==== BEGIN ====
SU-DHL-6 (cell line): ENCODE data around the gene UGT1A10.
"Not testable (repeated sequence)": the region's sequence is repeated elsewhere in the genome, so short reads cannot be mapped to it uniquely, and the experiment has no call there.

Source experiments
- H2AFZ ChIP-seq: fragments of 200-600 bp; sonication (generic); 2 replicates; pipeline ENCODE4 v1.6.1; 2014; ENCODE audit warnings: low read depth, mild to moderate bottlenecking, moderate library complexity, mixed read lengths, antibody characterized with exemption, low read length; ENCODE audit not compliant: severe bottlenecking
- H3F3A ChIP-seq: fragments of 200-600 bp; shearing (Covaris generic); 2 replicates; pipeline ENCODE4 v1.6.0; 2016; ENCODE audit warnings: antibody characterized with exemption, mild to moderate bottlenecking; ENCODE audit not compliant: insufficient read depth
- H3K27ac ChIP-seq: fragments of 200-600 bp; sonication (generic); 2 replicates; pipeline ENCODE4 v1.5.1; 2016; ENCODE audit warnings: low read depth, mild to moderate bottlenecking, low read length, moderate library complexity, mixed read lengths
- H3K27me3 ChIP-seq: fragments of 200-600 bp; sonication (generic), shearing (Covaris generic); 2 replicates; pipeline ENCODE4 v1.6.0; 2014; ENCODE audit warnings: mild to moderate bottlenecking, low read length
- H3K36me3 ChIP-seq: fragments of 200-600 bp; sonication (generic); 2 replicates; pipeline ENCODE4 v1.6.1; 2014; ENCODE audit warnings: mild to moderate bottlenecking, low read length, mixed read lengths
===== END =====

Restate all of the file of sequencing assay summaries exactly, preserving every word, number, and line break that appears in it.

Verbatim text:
SU-DHL-6 (cell line): ENCODE data around the gene UGT1A10.
"Not testable (repeated sequence)": the region's sequence is repeated elsewhere in the genome, so short reads cannot be mapped to it uniquely, and the experiment has no call there.

Source experiments
- H2AFZ ChIP-seq: fragments of 200-600 bp; sonication (generic); 2 replicates; pipeline ENCODE4 v1.6.1; 2014; ENCODE audit warnings: low read depth, mild to moderate bottlenecking, moderate library complexity, mixed read lengths, antibody characterized with exemption, low read length; ENCODE audit not compliant: severe bottlenecking
- H3F3A ChIP-seq: fragments of 200-600 bp; shearing (Covaris generic); 2 replicates; pipeline ENCODE4 v1.6.0; 2016; ENCODE audit warnings: antibody characterized with exemption, mild to moderate bottlenecking; ENCODE audit not compliant: insufficient read depth
- H3K27ac ChIP-seq: fragments of 200-600 bp; sonication (generic); 2 replicates; pipeline ENCODE4 v1.5.1; 2016; ENCODE audit warnings: low read depth, mild to moderate bottlenecking, low read length, moderate library complexity, mixed read lengths
- H3K27me3 ChIP-seq: fragments of 200-600 bp; sonication (generic), shearing (Covaris generic); 2 replicates; pipeline ENCODE4 v1.6.0; 2014; ENCODE audit warnings: mild to moderate bottlenecking, low read length
- H3K36me3 ChIP-seq: fragments of 200-600 bp; sonication (generic); 2 replicates; pipeline ENCODE4 v1.6.1; 2014; ENCODE audit warnings: mild to moderate bottlenecking, low read length, mixed read lengths